Clips are then shown: “Walk through a postcard, I don’t believe it!” and “A full bucket of semolina thrown full in the face”.
Bob Carolgees is the third guest, walking on stage with a massive red bag, as if we don’t know what’s in it. We’re straight into the clips first: Dressing Spit The Dog up in new fashionable clothes; The Blue Danube recital from Spit The Dog and Cough The Cat and the Knick-Knack Paddywack Give The Dog A Pie scene.
Now, there comes a time for a rather sad revelation. Bob explains that we’re not going to see too much of his puppet creations due to the exacerbation of Carpal Tunnel Syndrome – a condition that makes it very painful to operate puppets on his arm, to the extent that he now can’t operate his furry friends for anything more than three minutes without his hand ‘freezing’ in agony.
Yet, he’s still prepared to put on the jacket and present Spit to us for a short time. We’re encouraged to sing How Much Is That Doggy In The Window, which gets the salivating canine out in the open for the first time in years.
While our time with his pet is brief, we get a few quick gags that have us all chuckling and then Spit’s packed away.
It’s not all celebration as Chris brings up the rather less-loved Cough The Cat.
Bob cites that he owes Frank Carson for his big break on Tiswas, as the puppeteer was brought on by the Northern Irish funnyman to just mess about for one show behind the main presenters and upon a review of the show, Chris knew he had to be brought back.
For a show ostensibly known for soaking people, John Gorman has a dry sense of humour. He’s our next guest who plays down the rapturous applause by handing out banknotes to Sally, Chris and Bob as he walks on. He’s rather deadpan about being here. “Well, this is what they want, isn’t it?” he utters with studied nonchalance.
Here’s the bit where we at TiswasOnline get to crow about one of our contributions. Slapstick Festival contacted us in January as they needed help getting in touch with John and so we immediately arranged that.
I’m also rather chuffed to be sitting by John’s offspring – his son and daughter have flown all the way from their homes in the USA to be here. As soon as I walked into the venue, his daughter recognised me despite never having met me before. We’ve been online friends for a number of years and it’s through her that we got John Gorman on our lockdown stream All In A Tiswas. Anyway, enough of me rambling on about our connections with the droll Scouse comic performer, let’s get back to the show.
John explains how he got on the show and his surprise to learn that the producer by the time he was appointed, was in fact, Chris Tarrant.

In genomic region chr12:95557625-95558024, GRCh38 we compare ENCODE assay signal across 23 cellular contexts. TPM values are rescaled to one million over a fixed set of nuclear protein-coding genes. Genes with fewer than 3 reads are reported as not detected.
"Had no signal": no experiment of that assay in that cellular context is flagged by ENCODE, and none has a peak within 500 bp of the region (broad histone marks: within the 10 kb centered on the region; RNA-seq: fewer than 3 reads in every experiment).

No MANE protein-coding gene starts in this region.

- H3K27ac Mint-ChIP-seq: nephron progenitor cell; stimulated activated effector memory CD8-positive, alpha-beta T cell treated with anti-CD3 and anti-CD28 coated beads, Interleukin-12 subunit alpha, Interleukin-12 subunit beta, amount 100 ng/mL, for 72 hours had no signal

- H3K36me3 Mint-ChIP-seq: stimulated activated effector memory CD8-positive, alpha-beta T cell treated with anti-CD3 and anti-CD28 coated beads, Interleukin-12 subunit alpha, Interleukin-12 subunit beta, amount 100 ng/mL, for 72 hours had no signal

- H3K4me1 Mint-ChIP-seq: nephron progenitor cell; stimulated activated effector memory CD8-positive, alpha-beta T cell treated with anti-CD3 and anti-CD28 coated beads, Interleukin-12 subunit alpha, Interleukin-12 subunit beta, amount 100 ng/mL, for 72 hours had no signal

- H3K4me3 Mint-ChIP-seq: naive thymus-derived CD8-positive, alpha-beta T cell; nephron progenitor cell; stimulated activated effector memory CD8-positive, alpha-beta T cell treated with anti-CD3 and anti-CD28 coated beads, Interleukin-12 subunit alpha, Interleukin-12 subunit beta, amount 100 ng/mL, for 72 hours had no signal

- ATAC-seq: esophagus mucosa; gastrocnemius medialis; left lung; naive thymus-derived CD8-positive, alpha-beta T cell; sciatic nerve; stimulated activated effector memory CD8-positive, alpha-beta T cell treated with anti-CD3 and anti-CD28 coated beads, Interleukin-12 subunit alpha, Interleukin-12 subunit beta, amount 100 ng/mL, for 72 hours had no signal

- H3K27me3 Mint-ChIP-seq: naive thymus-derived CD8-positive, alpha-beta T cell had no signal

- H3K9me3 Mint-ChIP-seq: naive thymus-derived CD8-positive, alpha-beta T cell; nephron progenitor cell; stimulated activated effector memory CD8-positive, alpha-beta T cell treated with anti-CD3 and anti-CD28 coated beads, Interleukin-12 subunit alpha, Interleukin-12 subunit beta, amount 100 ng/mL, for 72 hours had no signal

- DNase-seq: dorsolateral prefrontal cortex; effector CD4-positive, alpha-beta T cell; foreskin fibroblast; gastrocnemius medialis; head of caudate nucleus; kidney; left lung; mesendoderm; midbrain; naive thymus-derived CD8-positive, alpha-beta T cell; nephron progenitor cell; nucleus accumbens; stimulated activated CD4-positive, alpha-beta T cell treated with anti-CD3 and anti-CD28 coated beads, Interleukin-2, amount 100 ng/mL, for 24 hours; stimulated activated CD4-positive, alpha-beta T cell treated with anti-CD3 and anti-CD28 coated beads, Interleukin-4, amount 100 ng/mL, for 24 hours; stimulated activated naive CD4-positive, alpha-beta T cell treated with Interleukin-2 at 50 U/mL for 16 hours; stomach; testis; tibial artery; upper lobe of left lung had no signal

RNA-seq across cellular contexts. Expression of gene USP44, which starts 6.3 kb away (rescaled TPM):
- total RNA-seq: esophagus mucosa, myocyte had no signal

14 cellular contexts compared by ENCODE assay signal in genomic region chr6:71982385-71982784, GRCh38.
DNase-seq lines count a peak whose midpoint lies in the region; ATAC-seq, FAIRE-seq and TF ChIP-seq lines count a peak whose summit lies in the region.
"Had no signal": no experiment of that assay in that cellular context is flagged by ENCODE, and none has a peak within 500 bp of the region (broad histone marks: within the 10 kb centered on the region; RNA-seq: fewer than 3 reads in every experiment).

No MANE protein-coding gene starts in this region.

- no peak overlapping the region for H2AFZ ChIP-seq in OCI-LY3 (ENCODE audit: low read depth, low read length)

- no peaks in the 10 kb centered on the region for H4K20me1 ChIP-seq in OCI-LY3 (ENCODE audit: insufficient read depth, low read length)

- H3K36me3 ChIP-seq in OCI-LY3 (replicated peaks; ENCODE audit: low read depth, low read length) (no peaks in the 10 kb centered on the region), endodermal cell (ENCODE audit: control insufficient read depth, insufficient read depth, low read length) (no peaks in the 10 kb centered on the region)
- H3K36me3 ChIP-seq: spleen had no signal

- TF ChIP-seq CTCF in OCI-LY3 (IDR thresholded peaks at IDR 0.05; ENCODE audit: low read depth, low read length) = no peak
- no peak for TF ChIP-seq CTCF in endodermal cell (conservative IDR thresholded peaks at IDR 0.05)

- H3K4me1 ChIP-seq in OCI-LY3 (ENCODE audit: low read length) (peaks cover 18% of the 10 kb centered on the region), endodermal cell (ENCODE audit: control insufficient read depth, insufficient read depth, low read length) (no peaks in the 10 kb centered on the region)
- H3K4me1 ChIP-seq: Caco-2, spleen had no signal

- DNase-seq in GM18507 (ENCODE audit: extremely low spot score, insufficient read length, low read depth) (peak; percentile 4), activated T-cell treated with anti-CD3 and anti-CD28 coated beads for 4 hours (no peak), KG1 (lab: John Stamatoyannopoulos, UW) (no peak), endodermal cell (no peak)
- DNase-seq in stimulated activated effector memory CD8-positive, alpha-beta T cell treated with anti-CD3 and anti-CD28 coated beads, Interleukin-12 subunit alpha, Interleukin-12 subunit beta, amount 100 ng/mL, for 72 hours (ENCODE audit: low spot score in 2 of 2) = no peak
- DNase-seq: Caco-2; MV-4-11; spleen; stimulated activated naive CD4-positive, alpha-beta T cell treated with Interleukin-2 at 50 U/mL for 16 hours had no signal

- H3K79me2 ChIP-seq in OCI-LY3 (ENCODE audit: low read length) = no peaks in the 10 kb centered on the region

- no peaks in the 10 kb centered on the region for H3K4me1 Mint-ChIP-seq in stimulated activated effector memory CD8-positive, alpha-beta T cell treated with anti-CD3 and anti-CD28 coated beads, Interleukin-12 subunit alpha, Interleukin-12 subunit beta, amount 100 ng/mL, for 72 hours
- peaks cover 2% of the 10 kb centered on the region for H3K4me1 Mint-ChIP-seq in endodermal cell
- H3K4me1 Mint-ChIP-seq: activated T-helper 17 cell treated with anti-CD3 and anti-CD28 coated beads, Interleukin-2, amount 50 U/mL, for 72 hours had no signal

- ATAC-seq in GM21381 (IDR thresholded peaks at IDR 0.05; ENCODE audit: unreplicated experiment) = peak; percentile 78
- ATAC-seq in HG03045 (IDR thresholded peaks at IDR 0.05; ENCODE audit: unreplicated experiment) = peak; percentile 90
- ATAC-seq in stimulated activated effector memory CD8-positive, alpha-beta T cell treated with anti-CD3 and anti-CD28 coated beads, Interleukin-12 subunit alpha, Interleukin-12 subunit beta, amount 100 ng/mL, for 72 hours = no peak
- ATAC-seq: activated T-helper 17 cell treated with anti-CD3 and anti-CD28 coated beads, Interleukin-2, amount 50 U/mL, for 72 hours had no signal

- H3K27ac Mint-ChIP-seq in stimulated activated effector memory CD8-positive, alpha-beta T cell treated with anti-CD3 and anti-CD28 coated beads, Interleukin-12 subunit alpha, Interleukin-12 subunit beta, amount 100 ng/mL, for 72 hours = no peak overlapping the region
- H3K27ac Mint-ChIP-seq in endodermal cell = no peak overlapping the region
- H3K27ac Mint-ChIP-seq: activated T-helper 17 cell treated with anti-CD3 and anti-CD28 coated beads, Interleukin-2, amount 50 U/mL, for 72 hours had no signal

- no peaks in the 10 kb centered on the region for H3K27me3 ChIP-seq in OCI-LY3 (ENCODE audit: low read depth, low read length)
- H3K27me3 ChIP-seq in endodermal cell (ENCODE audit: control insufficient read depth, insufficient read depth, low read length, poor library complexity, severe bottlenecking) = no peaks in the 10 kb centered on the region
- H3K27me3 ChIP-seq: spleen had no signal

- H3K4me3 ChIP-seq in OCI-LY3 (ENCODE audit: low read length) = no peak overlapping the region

Of course, we get a clips package: Telling John Peel “I haven’t had a bite for a day so I was wondering if you could help” and The Amazing Memory Man.
Then we’re onto John’s role into taking Tiswas out to theatres as a live show, tapping into the large amount of adults who were part of the regular Saturday morning audience. Which reminds me that I never saw the theatre tour, what with being six years old at the time, but I suppose this is the next best thing, right?
Those of you who saw our lockdown chat with John will know of the chaos of the live theatre shows and he expands on cage volunteers going crazy with buckets of water and the scary story involving biker gang ‘Muffo’s Mob’.
To address the elephant in the room, or rather the comedian NOT in the room, Andrew Kelly asks the Four Bucketeers about working with Lenny Henry, who wasn’t available for tonight. Chris and Sally point out he had a bit of a rough start but there came a turning point where he really began to shine and his future on the show was secure.
We go into the clips of Lenny: Lenny as Tommy Cooper with Bob doing a magic trick; British Leyland production line newsflash and the Frank Spencer impression crisis newsflash.
“He’s been knighted for all that” quips Gorman.
One of the most famous scenes from Tiswas, summed up as ‘The REAL Trevor McDoughnut’, gets elaborated on by Chris and Sally.
And then we’re into moments that Tiswas afforded the cast. Like Bob Carolgees going on stage with The Tourists at a show, wondering why it was raining indoors and then realising that some of the crowd in upper tiers were in fact doing enthusiastic impersonations of his dog.
John summed up the show’s ethos as doing things they found funny, as opposed to doing what the management thought would be good for children.
Then we’re onto the talented children the show used to bring on, which is when Chris and Sally bring up the example of one five-year-old boy who went against the grain.
Matthew Butler’s rendition of Bright Eyes hits the big screen, and by the chorus, the house lights are back on as the man himself walks on in an adult-sized bunny costume, but (and this is one thing I never knew was going to happen) accompanied by his daughter wearing his actual costume from back in the day. After all, he was five and now his child has hit that age, so it’s a case of passing on the baton, or felt carrot, shall we say.
That’s where the show ends for an interval. It’s overran for a bit but there’s actually a lot more packed into the second part.